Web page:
This plot shows the trend of strokes gained / lost from putting by round.
Putts include all shots hit from a "Green" lie.
A simple example is if the average tour pro makes 50% of his / her putts from 8 ft, then they average 1.5 strokes. Therefore, every time you make an 8 ft putt, you gain 0.5 strokes. Conversely, missing the 8 ft putt implies losing0.5 strokes relative to the average tour pro.
This plot shows how many putts it takes to hole out from varying distance from the hole.
In general, as distance from the hole increases so does the average number of putts required to hole out. This plot will quickly show the distance(s) from the hole at which a player might focus in order to improve putting performance.
This plot shows the number of putts per hole and putts per green in regulation.
These are two traditional metrics that are used to show how many putts on average it takes a player to finish the hole. While useful, it can be misleading as the reason for a higher putts per GIR on any given round may be a result of not hitting the ball as close to the target with irons and not due to poor putting performance. This is why Strokes Gained Putting is a more fair judge of putting performance.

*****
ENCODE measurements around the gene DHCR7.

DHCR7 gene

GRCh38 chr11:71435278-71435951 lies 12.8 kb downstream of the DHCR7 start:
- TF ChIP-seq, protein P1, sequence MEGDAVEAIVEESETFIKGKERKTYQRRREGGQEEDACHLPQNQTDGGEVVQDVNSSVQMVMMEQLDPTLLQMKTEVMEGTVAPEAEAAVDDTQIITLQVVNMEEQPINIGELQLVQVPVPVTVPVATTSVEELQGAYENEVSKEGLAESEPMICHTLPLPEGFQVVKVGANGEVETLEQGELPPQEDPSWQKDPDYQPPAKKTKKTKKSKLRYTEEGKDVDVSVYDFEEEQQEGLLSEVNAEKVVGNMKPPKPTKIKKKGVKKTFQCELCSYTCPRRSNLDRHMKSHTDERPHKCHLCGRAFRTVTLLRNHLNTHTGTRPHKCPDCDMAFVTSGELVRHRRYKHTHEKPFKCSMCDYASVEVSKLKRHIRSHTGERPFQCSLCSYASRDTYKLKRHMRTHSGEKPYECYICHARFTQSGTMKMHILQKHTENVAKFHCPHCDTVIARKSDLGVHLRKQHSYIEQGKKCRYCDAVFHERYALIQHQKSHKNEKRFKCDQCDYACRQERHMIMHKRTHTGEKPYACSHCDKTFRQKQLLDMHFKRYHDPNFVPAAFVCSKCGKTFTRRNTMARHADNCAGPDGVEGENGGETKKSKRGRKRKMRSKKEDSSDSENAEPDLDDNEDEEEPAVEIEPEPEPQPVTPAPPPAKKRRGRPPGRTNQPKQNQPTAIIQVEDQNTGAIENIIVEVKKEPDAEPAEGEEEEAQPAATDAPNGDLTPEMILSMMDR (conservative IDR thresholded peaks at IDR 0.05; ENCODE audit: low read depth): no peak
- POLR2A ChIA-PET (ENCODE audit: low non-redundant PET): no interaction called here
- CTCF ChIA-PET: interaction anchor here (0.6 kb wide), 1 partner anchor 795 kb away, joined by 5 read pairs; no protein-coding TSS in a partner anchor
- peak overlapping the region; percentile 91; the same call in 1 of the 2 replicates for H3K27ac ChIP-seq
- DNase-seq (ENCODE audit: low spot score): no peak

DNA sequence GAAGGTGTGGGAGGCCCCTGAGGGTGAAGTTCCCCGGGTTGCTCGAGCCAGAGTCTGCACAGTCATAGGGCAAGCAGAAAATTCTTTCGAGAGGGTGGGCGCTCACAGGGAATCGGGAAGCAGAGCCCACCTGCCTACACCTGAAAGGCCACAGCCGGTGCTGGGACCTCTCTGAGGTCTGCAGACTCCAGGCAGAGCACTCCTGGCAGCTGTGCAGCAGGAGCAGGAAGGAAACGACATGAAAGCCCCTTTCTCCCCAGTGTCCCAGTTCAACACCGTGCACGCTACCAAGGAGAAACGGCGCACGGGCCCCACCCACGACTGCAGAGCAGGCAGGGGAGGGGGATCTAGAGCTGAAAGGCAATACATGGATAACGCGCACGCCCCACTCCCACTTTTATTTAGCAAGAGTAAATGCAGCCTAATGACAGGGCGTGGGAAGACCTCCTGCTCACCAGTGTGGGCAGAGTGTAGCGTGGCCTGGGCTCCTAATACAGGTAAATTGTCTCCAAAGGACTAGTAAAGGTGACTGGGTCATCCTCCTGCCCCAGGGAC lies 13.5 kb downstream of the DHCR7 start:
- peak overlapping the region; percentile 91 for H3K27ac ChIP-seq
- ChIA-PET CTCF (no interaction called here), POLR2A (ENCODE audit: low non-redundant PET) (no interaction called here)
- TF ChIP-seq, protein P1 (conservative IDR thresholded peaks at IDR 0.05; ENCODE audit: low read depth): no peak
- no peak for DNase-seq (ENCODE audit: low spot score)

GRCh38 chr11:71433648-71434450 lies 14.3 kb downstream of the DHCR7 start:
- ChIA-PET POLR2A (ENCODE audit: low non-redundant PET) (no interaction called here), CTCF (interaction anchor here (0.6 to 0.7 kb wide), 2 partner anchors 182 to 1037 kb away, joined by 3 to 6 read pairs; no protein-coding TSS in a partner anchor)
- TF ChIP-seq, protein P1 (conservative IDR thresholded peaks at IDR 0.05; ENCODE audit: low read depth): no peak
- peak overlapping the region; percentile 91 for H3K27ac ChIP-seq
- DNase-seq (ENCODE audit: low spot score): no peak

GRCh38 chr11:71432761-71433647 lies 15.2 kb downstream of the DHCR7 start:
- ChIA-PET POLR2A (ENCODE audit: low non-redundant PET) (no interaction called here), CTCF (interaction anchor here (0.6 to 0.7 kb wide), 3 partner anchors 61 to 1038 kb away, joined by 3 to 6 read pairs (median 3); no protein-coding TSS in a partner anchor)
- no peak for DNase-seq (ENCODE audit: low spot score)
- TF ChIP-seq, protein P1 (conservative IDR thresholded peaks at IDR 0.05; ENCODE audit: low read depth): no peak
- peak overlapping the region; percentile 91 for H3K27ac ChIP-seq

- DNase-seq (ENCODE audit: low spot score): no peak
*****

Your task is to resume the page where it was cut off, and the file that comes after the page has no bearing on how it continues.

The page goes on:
This plot shows the number of putts required to complete a round and the feet of putts made in a given round.
While these numbers do not necessarily correlate with better scores, they are interesting 'streak' statistics to try to see how few putts can be required to play 18 holes and how many feet of putt can be holed in a single round. These personal bests can be seen in the Player Records view.